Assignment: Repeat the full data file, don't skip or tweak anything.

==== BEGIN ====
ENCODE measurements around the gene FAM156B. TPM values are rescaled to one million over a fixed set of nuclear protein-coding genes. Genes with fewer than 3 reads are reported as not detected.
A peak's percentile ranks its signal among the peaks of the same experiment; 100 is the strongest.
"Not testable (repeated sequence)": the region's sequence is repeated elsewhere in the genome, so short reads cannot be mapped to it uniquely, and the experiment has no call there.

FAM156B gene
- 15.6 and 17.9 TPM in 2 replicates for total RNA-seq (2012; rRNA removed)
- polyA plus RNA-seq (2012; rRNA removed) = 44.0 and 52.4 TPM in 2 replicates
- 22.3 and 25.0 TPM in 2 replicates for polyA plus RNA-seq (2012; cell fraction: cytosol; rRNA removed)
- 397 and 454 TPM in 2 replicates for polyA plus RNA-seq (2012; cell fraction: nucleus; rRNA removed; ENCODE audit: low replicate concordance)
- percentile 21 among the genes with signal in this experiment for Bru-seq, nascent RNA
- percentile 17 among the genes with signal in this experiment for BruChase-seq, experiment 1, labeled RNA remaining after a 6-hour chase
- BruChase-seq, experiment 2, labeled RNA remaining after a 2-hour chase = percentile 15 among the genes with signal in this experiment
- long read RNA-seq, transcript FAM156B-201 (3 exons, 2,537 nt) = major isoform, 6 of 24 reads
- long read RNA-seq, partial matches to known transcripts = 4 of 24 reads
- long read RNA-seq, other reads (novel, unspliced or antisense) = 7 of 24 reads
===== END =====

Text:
ENCODE measurements around the gene FAM156B. TPM values are rescaled to one million over a fixed set of nuclear protein-coding genes. Genes with fewer than 3 reads are reported as not detected.
A peak's percentile ranks its signal among the peaks of the same experiment; 100 is the strongest.
"Not testable (repeated sequence)": the region's sequence is repeated elsewhere in the genome, so short reads cannot be mapped to it uniquely, and the experiment has no call there.

FAM156B gene
- 15.6 and 17.9 TPM in 2 replicates for total RNA-seq (2012; rRNA removed)
- polyA plus RNA-seq (2012; rRNA removed) = 44.0 and 52.4 TPM in 2 replicates
- 22.3 and 25.0 TPM in 2 replicates for polyA plus RNA-seq (2012; cell fraction: cytosol; rRNA removed)
- 397 and 454 TPM in 2 replicates for polyA plus RNA-seq (2012; cell fraction: nucleus; rRNA removed; ENCODE audit: low replicate concordance)
- percentile 21 among the genes with signal in this experiment for Bru-seq, nascent RNA
- percentile 17 among the genes with signal in this experiment for BruChase-seq, experiment 1, labeled RNA remaining after a 6-hour chase
- BruChase-seq, experiment 2, labeled RNA remaining after a 2-hour chase = percentile 15 among the genes with signal in this experiment
- long read RNA-seq, transcript FAM156B-201 (3 exons, 2,537 nt) = major isoform, 6 of 24 reads
- long read RNA-seq, partial matches to known transcripts = 4 of 24 reads
- long read RNA-seq, other reads (novel, unspliced or antisense) = 7 of 24 reads